While the debt limit debate dominated the weekend news cycle, another story was unfolding that could have its own, considerable impact on health care for years to come — the Institute Of Medicine's analysis of the 510(k) regulatory process for approving some new medical devices.
The IOM's researchers, who were charged by the FDA with analyzing whether the current process protects patients and promotes innovation, concluded that the current system "was not intended to evaluate the safety and effectiveness of medical devices with some exceptions." The report also said it was difficult to determine what impact, if any, the current system has had on regulation, and ultimately called an end to the current process — which it characterized as not a "wise use of the FDA's scarce resources." Going forward, the IOM report called for a new system that both promotes innovation and better ensures the safety and effectiveness of the devices.
Initial response to the report has been mixed. Jeffrey Shuren, M.D., director of the FDA's Center for Devices and Radiological Health, said in a statement that the FDA does not agree with the main premise of the report.
"FDA believes that the 510(k) process should not be eliminated but we are open to additional proposals and approaches for continued improvement of our device review programs," Shuren said.
Meanwhile, the Premier healthcare alliance welcomed the report, and noted that the FDA has a strategy in place to analyze the performance of pharmaceuticals after approval; a similar system is needed for medical devices, the group argued.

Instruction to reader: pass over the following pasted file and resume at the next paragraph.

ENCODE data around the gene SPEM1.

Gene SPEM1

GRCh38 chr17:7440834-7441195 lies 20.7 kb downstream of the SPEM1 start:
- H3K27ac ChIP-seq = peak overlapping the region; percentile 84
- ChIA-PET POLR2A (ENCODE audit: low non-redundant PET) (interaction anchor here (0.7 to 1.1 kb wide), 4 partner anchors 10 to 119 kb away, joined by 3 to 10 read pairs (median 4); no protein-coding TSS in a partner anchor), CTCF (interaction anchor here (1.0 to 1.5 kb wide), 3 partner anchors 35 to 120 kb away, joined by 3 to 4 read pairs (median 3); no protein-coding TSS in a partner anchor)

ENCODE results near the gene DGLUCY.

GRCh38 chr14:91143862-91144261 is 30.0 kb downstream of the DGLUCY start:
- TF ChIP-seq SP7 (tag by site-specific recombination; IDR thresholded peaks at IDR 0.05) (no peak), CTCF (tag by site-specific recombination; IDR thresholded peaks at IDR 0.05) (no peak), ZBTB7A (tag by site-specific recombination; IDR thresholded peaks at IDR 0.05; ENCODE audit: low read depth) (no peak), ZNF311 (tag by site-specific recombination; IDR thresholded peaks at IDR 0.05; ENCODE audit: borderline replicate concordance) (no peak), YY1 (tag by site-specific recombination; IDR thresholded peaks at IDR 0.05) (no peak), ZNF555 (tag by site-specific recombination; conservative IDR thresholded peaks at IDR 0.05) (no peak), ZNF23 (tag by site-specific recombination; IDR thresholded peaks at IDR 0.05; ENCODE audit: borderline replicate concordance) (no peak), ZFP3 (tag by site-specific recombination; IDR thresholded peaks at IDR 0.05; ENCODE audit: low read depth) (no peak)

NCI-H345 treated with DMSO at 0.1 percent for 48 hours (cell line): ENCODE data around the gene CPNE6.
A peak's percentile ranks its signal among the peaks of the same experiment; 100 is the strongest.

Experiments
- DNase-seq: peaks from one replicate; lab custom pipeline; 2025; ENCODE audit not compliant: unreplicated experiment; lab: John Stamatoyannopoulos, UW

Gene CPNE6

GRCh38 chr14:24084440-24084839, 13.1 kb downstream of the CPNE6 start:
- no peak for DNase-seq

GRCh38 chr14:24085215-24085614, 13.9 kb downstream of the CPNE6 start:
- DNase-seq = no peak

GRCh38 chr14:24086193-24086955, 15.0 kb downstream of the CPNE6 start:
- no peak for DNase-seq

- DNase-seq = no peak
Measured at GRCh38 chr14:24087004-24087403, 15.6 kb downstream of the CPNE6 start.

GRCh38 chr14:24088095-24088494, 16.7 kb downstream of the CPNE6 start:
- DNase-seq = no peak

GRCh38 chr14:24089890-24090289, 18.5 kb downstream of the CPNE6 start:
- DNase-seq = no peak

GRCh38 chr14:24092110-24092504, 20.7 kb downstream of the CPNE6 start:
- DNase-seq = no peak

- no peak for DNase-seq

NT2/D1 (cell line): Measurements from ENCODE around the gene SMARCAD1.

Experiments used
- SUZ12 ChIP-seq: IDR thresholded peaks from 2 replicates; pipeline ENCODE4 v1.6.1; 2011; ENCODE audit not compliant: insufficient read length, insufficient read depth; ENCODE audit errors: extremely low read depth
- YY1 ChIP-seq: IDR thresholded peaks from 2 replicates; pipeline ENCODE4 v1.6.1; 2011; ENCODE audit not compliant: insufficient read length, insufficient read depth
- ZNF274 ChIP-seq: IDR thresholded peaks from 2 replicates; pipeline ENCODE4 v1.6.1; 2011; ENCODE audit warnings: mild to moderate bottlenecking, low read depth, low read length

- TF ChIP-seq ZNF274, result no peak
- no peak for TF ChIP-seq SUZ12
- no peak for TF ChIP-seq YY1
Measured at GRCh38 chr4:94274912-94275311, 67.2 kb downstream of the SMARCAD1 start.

"We need this type of system in place for medical devices as well, and the FDA is making progress toward implementing a rule for a unique device identification system to improve patient safety, reduce medical errors, facilitate device recalls and improve device adverse event reporting," the Premier statement said. "As an industry, we need to ensure that only those devices that are safe and effective make their way into the market, and we need ongoing research on the efficacy of those products after they have been put into use."
Unsurprisingly, the Medical Device Manufacturers Association was skeptical of the need for new regulations. MDMA President and CEO Mark Leahey said in a statement that the current process "has a strong track record on patient safety, and a complete overhaul of the system is simply not warranted. We remain concerned about reform efforts that would create additional uncertainties and slow patient access to medical therapies."
Consumers Union, the nonprofit publisher of Consumer Reports, also weighed in, noting the importance of effective devices for patient safety and trust:
"When a device is recalled, patients must endure additional physical, emotional and financial stress. It is critical that the results of the IOM study are not prejudged and are given a fair and thorough examination."
Future steps for the report aren't clear. Many of the recommendations would require congressional approval to go forward; for the time being, the FDA is calling for public comment on the process. Still, the conclusions of the report are pretty stark — painting a picture of a regulatory system that neither protects patients nor promotes innovation. What do you think? E-mail your thoughts to firstname.lastname@example.org.